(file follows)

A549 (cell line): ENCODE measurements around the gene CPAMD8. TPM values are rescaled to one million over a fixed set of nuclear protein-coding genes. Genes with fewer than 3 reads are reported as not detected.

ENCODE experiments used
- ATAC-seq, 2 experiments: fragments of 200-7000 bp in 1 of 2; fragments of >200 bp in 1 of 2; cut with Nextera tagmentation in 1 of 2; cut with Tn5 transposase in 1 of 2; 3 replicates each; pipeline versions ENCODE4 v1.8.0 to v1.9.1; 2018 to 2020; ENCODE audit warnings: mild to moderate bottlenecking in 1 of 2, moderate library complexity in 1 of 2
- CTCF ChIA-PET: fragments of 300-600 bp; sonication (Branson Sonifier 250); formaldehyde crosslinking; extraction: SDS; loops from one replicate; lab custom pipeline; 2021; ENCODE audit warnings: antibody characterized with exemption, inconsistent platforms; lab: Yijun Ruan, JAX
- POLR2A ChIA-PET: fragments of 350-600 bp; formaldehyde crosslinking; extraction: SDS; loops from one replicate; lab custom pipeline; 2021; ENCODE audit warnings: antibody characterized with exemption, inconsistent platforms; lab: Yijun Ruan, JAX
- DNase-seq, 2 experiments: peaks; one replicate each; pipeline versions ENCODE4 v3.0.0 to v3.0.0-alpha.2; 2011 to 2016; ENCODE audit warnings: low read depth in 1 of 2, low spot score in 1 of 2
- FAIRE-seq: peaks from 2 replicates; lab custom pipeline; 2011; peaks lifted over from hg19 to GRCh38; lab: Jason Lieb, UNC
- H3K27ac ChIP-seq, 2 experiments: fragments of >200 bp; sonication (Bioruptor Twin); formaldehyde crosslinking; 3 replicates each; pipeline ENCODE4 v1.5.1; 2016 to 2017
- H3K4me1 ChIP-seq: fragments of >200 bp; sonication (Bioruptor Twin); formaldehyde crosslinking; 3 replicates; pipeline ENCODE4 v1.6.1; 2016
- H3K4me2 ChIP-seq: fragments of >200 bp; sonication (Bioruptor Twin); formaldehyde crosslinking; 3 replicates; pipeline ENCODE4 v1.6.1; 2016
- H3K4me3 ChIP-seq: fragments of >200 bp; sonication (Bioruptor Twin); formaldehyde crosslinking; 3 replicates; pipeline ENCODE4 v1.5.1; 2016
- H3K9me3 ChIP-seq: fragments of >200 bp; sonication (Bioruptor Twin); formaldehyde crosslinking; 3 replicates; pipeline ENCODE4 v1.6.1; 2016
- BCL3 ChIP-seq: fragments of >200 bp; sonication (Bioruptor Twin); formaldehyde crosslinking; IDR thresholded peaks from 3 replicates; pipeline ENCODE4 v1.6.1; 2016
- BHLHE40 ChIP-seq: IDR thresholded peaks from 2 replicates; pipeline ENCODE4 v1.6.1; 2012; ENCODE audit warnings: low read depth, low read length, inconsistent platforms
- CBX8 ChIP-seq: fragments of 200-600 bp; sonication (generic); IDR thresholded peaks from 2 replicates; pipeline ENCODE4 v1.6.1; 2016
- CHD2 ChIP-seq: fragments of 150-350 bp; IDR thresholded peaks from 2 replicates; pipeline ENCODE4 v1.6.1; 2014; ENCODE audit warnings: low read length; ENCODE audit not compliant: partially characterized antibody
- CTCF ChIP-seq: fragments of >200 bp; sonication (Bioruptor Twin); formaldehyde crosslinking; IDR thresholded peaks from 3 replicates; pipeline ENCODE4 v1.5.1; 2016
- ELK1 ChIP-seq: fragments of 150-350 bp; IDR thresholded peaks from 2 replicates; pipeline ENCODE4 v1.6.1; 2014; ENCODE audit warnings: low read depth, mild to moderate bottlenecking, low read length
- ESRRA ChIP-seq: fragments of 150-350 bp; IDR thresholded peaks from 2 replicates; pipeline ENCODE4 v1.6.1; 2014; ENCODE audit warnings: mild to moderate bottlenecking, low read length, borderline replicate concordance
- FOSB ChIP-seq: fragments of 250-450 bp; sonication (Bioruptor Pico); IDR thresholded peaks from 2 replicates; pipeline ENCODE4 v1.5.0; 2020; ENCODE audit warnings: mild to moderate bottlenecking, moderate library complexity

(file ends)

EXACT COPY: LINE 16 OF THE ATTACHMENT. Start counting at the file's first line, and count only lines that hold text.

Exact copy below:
- CHD2 ChIP-seq: fragments of 150-350 bp; IDR thresholded peaks from 2 replicates; pipeline ENCODE4 v1.6.1; 2014; ENCODE audit warnings: low read length; ENCODE audit not compliant: partially characterized antibody